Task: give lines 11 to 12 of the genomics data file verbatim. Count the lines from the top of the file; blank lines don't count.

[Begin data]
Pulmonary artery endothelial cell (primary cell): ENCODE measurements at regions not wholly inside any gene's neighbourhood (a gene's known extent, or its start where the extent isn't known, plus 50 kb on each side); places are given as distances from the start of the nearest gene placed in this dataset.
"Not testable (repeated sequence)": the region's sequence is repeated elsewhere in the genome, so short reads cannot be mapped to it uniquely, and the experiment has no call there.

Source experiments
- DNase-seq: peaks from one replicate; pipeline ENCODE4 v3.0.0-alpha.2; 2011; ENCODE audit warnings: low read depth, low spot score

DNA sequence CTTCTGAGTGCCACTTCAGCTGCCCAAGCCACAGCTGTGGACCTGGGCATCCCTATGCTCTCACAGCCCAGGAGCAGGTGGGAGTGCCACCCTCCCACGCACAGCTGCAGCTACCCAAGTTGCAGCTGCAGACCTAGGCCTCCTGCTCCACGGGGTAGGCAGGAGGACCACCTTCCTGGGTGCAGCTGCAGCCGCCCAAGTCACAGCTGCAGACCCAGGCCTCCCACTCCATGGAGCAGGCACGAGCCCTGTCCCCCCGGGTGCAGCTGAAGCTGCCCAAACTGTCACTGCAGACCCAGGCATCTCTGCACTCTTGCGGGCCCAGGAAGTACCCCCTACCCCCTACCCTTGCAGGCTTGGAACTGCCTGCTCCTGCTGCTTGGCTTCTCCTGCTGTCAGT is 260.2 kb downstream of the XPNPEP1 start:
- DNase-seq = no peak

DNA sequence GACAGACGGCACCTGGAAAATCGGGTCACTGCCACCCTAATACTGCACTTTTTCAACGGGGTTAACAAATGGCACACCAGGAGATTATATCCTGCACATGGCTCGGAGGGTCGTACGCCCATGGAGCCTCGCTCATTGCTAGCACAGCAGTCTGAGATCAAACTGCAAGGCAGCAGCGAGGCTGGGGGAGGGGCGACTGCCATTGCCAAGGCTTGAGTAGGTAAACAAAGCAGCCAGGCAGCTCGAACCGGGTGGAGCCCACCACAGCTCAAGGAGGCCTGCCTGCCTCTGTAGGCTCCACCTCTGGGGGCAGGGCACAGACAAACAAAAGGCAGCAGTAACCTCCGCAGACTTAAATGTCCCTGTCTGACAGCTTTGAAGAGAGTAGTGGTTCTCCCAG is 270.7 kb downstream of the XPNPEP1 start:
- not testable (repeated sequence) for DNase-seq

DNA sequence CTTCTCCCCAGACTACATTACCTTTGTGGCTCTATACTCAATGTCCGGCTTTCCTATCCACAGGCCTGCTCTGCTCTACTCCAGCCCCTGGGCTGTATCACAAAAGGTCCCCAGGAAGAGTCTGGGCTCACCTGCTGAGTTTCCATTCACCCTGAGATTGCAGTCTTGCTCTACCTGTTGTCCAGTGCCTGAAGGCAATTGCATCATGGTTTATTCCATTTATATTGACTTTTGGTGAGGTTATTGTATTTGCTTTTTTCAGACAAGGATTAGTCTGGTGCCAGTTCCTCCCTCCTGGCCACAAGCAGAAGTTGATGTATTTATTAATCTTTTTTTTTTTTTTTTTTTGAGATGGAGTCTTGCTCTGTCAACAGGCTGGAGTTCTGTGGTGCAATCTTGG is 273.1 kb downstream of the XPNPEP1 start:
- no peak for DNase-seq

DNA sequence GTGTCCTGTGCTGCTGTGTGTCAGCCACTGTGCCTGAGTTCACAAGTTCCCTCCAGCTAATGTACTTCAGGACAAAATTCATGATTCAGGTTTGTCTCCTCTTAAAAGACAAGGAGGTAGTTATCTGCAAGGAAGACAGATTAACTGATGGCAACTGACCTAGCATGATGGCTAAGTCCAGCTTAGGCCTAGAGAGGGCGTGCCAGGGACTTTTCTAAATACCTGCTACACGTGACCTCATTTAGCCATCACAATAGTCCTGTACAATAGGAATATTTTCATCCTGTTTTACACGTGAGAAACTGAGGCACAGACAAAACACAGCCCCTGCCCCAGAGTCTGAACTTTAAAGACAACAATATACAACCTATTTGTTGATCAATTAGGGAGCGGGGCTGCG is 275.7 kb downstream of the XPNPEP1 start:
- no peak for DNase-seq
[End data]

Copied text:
DNA sequence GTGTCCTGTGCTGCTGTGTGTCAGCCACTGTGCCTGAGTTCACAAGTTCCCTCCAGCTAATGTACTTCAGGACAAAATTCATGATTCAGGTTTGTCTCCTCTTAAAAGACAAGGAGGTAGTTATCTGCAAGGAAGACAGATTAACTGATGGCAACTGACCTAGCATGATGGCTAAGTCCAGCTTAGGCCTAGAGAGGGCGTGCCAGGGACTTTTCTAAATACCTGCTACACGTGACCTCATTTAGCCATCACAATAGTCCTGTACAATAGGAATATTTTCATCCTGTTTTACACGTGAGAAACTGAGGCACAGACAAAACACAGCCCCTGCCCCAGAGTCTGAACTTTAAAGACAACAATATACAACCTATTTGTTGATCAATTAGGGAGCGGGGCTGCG is 275.7 kb downstream of the XPNPEP1 start:
- no peak for DNase-seq